The present invention provides a method for preparing a mixed fluid of accurately proportioned components which comprises introducing two or more fluid components into a closed receptacle which has a fixed volume to fill the closed receptacle, and delivering the resultant fluid of the proportioned and mixed components from the receptacle. One or more of the components are introduced into the receptacle in predetermined amounts, the sum of which is insufficient to fill the whole volume of the receptacle, and the other component is introduced into the receptacle in an amount sufficient to fill the remaining volume of the receptacle. The first mentioned component may be introduced all at one time or in portions, either before or during the addition of the other component.
According to the present invention, there is further provided an apparatus for preparing a mixed fluid of accurately proportioned components which comprises a closed receptacle of a fixed volume having chambers for receiving two or more components for the fluid, at least one means of introducing one or more of the components into the receptacle in a predetermined amount, the sum of which is insufficient to fill the whole volume of the chamber, all at one time or in portions, before or during the time when the other component is introduced into the receptacle. This invention further provides a means for introducing the other component into the receptacle in an amount sufficient to fill the entire remaining volume of the chambe, and provides a means for delivering the resultant fluid comprising the proportioned and mixed components from the receptacle for use in a hemodialysis environment.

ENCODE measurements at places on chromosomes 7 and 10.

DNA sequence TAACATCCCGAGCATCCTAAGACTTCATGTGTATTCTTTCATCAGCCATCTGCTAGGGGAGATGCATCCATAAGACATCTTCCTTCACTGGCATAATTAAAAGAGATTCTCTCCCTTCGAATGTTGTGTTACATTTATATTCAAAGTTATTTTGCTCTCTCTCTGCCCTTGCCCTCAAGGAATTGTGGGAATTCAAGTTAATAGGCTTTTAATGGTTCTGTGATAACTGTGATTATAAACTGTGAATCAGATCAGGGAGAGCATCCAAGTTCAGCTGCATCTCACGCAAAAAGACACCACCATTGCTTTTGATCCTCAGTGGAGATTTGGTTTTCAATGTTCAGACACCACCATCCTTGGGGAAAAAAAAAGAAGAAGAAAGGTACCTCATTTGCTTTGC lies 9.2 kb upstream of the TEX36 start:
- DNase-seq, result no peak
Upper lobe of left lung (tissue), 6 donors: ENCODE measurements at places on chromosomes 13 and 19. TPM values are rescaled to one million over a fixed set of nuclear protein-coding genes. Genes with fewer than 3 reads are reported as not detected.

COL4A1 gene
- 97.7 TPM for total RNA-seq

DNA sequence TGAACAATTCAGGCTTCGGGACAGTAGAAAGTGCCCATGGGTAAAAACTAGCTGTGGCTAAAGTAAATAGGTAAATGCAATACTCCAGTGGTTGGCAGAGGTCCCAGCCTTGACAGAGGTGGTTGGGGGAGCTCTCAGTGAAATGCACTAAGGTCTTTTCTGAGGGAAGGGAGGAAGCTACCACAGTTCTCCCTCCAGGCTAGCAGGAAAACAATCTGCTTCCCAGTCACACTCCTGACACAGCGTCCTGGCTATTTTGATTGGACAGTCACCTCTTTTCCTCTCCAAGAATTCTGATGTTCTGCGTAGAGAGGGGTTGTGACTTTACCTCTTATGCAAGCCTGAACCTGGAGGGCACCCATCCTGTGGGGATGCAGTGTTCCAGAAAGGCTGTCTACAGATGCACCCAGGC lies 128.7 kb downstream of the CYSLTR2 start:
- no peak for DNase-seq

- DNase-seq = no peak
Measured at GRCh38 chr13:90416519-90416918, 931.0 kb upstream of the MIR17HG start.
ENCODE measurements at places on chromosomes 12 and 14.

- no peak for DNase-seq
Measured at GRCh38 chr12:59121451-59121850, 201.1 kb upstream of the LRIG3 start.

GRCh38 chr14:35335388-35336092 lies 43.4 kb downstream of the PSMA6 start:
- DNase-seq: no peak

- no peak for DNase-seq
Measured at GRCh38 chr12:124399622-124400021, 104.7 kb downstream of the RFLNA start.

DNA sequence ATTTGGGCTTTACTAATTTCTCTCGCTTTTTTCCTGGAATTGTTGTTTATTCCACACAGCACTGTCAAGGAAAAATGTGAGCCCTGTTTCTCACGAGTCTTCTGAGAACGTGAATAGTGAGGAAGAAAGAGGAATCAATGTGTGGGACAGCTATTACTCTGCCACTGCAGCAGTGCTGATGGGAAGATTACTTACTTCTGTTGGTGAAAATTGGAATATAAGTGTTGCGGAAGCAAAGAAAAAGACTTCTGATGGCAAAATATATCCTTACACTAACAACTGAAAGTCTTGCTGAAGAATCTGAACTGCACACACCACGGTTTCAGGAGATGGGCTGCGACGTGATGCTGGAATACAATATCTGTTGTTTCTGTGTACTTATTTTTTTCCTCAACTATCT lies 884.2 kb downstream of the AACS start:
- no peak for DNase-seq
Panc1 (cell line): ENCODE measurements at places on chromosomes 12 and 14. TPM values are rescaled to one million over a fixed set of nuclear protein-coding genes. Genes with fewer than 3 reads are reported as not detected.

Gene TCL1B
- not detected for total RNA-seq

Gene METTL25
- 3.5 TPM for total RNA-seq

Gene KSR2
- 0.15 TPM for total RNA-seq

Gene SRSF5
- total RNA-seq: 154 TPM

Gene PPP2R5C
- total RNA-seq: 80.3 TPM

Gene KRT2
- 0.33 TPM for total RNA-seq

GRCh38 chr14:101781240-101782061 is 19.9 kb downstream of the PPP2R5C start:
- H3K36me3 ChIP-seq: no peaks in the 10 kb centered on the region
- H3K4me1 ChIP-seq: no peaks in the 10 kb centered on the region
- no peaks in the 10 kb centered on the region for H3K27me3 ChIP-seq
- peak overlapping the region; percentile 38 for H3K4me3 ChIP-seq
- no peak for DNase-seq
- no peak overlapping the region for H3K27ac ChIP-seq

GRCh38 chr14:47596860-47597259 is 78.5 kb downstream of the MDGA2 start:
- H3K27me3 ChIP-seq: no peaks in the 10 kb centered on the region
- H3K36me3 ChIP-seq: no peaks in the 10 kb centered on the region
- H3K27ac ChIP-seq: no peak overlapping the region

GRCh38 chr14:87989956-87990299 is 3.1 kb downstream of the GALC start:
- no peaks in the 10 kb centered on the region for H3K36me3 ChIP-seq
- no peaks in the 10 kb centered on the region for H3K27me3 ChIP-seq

The method and apparatus according to the present invention involve several preferred embodiments, and can advantageously be applied to an artificial kidney system for hemodialysis for the purpose of the control of metabolic functions.
FIG. 1A is a diagrammatic view of an embodiment of the apparatus according to the present invention;
FIG. 1B is a diagrammatic view of another embodiment of the apparatus according to the present invention;
FIG. 2A is a schematic view of a piston and cylinder unit usable as the closed receptacle in the present invention;
FIG. 2B is a schematic view of a bellows unit usable as the closed receptacle;
FIG. 3 is a diagrammatic view of a system for separating components of fluid which is advantageously usable as an artificial kidney system and into which an embodiment of the apparatus according to the present invention is incorporated;
FIGS. 4A and 4B are graphs showing the change of osmotic pressure with duration of dialysis time;
FIG. 5 is a schematic view illustrating an embodiment of the fluid component feed line;
FIG. 6 is a graph showing the change of the number of revolutions to be applied to a motor with duration of dialysis time, and;
FIG. 7, FIG. 8 and FIG. 9 each illustrates another embodiment of the fluid component feed line.